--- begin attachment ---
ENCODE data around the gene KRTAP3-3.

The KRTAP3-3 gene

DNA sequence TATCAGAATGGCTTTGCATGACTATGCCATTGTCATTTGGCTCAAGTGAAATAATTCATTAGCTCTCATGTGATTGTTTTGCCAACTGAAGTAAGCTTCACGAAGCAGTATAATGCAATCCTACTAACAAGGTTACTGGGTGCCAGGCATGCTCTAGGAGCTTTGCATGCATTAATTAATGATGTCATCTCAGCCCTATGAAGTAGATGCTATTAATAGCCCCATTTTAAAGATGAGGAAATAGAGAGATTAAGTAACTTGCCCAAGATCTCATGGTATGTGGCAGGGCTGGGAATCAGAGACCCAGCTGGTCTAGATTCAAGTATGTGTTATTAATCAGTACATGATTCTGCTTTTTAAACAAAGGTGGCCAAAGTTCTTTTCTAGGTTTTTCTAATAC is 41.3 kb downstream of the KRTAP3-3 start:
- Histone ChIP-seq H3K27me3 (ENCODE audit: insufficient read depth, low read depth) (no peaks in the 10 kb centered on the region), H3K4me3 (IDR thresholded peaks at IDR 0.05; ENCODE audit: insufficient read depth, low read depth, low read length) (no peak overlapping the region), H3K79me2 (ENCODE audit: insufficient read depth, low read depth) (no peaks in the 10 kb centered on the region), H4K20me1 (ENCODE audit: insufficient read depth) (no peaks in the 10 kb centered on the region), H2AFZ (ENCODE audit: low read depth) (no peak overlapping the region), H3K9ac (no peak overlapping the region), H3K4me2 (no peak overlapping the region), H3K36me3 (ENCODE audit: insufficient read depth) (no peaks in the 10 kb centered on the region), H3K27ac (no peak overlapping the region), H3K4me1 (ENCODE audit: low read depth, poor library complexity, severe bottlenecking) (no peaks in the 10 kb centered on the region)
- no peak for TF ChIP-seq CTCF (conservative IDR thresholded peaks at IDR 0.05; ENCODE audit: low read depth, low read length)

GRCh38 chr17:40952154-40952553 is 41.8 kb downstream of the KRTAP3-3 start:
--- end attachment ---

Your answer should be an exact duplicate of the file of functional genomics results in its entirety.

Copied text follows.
ENCODE data around the gene KRTAP3-3.

The KRTAP3-3 gene

DNA sequence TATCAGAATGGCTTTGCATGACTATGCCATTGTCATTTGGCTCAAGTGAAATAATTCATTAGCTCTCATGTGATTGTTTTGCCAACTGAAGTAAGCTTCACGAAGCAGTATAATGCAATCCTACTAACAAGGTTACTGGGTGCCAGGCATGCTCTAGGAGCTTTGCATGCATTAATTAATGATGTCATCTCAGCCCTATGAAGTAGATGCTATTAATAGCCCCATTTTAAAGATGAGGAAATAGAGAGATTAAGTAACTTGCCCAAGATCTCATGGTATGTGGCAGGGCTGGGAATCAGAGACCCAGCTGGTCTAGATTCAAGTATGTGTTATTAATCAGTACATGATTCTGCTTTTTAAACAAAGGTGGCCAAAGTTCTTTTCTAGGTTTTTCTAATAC is 41.3 kb downstream of the KRTAP3-3 start:
- Histone ChIP-seq H3K27me3 (ENCODE audit: insufficient read depth, low read depth) (no peaks in the 10 kb centered on the region), H3K4me3 (IDR thresholded peaks at IDR 0.05; ENCODE audit: insufficient read depth, low read depth, low read length) (no peak overlapping the region), H3K79me2 (ENCODE audit: insufficient read depth, low read depth) (no peaks in the 10 kb centered on the region), H4K20me1 (ENCODE audit: insufficient read depth) (no peaks in the 10 kb centered on the region), H2AFZ (ENCODE audit: low read depth) (no peak overlapping the region), H3K9ac (no peak overlapping the region), H3K4me2 (no peak overlapping the region), H3K36me3 (ENCODE audit: insufficient read depth) (no peaks in the 10 kb centered on the region), H3K27ac (no peak overlapping the region), H3K4me1 (ENCODE audit: low read depth, poor library complexity, severe bottlenecking) (no peaks in the 10 kb centered on the region)
- no peak for TF ChIP-seq CTCF (conservative IDR thresholded peaks at IDR 0.05; ENCODE audit: low read depth, low read length)

GRCh38 chr17:40952154-40952553 is 41.8 kb downstream of the KRTAP3-3 start: